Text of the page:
The Cathedral of Azcapotzalco is also known as the Parish Church of the Apostles Felipe and Santiago el Menor. The temple was part of the Dominican monastery complex built between 1540 and 1564. The temple was begun in 1565. It was rebuilt after serious damage from an earthquake in 1653 after which it was not re-opened until 1702.
A sober façade bears two empty niches and it is believed that at one time they held likenesses of Saint Dominic and Saint Francis of Assisi. The interior is richly decorated, particularly with an elaborate altarpiece, probably from 1702, in the left-side Chapel of the Rosary. Also, note the coffered ceilings which are not at all common in Mexico City. The only other examples are in the sacristy of the Hospital de Jesus in the city center.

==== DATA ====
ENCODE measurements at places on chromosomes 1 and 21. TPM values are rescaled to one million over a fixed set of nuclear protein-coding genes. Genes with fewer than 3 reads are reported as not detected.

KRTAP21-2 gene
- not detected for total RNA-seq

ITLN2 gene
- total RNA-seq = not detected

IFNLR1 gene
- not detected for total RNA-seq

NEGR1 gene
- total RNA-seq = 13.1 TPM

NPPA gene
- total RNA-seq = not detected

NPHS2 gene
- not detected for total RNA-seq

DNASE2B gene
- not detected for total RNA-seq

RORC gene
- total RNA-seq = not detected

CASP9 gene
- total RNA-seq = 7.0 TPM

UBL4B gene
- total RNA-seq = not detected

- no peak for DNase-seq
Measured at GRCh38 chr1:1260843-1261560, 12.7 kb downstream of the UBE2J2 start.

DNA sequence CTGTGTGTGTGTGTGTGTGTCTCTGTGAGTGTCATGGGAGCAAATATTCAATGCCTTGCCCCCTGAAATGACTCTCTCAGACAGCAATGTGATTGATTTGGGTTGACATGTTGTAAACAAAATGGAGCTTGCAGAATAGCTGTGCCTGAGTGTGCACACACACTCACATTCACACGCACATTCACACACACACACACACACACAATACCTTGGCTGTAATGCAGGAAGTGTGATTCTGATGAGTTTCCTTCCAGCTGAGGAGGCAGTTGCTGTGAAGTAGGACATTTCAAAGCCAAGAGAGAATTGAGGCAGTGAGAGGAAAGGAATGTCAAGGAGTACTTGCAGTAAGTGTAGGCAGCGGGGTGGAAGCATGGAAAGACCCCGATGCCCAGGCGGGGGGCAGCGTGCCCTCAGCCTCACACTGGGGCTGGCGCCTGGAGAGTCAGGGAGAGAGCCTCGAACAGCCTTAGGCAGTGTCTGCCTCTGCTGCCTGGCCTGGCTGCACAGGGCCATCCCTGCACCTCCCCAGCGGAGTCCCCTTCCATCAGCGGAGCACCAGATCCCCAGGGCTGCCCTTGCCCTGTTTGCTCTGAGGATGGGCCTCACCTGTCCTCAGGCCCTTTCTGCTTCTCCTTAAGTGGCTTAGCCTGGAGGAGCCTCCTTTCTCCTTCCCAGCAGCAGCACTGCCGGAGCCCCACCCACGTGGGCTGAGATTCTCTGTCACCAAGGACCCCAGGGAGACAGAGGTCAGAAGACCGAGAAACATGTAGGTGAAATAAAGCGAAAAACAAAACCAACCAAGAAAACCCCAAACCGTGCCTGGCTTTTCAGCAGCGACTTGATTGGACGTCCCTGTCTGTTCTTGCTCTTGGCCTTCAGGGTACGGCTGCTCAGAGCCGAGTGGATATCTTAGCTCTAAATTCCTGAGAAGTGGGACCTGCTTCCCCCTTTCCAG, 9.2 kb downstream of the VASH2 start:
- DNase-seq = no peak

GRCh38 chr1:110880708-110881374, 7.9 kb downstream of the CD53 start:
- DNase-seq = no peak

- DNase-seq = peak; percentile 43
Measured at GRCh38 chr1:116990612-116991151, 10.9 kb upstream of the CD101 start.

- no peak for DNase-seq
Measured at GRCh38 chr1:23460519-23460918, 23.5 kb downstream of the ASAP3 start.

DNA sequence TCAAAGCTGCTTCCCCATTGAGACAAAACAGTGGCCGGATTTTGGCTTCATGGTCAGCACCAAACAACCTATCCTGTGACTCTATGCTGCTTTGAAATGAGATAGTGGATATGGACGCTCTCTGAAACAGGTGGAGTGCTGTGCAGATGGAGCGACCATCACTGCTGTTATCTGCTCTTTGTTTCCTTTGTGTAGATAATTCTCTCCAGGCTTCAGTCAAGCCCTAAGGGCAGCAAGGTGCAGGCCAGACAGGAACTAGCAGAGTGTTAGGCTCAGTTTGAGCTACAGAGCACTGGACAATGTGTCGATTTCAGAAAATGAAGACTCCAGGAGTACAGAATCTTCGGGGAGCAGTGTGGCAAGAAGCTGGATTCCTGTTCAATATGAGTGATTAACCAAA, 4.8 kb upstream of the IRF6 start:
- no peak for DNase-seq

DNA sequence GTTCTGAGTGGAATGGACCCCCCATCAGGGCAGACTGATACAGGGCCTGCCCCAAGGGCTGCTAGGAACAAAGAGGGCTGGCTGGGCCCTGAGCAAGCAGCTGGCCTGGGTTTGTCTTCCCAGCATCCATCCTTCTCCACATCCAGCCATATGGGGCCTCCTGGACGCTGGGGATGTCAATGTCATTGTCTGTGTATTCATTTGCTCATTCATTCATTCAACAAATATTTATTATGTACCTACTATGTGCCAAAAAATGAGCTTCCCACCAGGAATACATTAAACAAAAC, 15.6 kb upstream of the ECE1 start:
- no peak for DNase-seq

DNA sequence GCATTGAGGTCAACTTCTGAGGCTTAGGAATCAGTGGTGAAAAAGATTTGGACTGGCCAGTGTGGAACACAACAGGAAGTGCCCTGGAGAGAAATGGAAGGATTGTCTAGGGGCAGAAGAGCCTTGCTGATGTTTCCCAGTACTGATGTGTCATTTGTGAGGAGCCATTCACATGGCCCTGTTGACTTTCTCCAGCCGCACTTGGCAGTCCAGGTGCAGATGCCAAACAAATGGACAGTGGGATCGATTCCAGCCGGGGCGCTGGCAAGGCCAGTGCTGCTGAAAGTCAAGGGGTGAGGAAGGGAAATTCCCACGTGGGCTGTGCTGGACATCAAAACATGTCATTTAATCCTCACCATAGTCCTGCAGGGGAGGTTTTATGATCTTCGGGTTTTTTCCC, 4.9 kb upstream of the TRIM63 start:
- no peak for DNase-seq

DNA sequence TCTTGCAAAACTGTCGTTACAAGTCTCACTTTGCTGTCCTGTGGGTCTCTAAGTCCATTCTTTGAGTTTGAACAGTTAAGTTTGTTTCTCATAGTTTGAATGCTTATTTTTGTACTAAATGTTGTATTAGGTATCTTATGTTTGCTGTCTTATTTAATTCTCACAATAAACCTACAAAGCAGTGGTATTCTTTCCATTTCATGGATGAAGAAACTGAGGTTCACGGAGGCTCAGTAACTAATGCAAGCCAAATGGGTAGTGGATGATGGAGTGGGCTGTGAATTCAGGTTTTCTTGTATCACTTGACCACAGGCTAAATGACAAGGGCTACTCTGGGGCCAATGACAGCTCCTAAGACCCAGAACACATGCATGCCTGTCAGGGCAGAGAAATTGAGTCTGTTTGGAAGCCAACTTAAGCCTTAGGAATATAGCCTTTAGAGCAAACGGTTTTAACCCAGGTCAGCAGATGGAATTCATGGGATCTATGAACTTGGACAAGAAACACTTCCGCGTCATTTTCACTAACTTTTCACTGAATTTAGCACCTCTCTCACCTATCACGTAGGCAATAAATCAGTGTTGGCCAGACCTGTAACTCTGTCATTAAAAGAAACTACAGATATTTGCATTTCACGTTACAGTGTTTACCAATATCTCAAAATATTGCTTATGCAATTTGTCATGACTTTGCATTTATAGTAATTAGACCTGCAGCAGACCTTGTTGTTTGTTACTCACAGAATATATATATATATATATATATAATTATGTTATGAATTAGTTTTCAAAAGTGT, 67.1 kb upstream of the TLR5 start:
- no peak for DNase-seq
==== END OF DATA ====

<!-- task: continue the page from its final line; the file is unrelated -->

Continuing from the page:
Both the temple and the monastery have had structural improvements added in the 17th and 18th centuries. Note also the wooden pulpit and sacristy entrance.
The old cloister also notably bears the remains of some very old tequitqui mural painting which show the mix of indigenous style under a much more recently adopted European influence.
The atrium of the monastery was the site of the final battle of the War for Mexican Independence. Some royalist troops had taken refuge in the monastery during those last moments of the Vice Royalty.
The Cathedral of Azcapotzalco has only been recognized since 2019 when Pope Francis created the Diocese of Azcapotzalco which elevated the parish church to the category of Cathedral.